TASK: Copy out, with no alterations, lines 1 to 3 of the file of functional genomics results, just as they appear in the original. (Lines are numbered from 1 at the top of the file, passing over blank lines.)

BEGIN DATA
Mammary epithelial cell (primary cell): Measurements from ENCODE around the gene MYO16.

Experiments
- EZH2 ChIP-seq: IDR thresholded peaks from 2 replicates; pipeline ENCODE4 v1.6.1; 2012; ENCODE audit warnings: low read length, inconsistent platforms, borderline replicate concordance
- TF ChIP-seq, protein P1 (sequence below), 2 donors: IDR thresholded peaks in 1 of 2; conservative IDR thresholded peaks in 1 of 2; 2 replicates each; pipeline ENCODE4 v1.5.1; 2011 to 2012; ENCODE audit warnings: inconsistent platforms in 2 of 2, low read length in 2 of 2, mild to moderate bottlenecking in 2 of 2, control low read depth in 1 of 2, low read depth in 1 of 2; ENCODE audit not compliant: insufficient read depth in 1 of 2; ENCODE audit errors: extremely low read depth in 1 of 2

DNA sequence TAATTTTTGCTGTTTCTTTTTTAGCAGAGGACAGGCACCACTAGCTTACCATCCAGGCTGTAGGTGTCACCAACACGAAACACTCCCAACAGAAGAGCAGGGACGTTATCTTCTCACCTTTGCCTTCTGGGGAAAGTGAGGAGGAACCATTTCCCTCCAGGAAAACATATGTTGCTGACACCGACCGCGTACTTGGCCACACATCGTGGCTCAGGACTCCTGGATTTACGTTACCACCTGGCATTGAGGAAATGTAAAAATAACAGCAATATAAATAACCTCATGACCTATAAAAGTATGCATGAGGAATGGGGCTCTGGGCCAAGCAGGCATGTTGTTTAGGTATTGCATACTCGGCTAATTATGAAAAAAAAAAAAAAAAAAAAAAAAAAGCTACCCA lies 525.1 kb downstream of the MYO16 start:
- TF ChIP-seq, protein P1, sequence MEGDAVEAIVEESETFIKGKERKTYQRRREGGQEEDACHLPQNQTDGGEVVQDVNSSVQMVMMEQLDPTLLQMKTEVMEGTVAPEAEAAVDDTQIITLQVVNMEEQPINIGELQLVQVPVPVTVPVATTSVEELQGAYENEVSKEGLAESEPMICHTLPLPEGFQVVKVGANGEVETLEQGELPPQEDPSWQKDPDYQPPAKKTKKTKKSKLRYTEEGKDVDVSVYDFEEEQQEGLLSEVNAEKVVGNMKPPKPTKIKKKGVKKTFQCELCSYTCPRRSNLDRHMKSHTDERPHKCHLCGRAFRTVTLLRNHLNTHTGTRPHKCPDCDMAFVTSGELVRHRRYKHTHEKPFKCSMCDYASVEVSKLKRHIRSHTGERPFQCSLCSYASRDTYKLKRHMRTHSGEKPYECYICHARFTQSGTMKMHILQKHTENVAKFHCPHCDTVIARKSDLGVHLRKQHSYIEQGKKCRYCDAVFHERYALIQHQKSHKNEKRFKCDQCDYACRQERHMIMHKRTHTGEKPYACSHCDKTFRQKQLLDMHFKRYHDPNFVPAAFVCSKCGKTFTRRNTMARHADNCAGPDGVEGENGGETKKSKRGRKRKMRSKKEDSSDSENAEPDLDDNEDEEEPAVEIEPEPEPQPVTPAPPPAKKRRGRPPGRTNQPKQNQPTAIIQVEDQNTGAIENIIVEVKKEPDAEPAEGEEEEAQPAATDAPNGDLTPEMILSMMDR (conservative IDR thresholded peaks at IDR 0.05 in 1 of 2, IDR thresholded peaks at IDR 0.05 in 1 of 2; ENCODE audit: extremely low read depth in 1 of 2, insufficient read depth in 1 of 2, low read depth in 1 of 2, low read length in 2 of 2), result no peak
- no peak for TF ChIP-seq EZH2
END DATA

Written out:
Mammary epithelial cell (primary cell): Measurements from ENCODE around the gene MYO16.

Experiments
- EZH2 ChIP-seq: IDR thresholded peaks from 2 replicates; pipeline ENCODE4 v1.6.1; 2012; ENCODE audit warnings: low read length, inconsistent platforms, borderline replicate concordance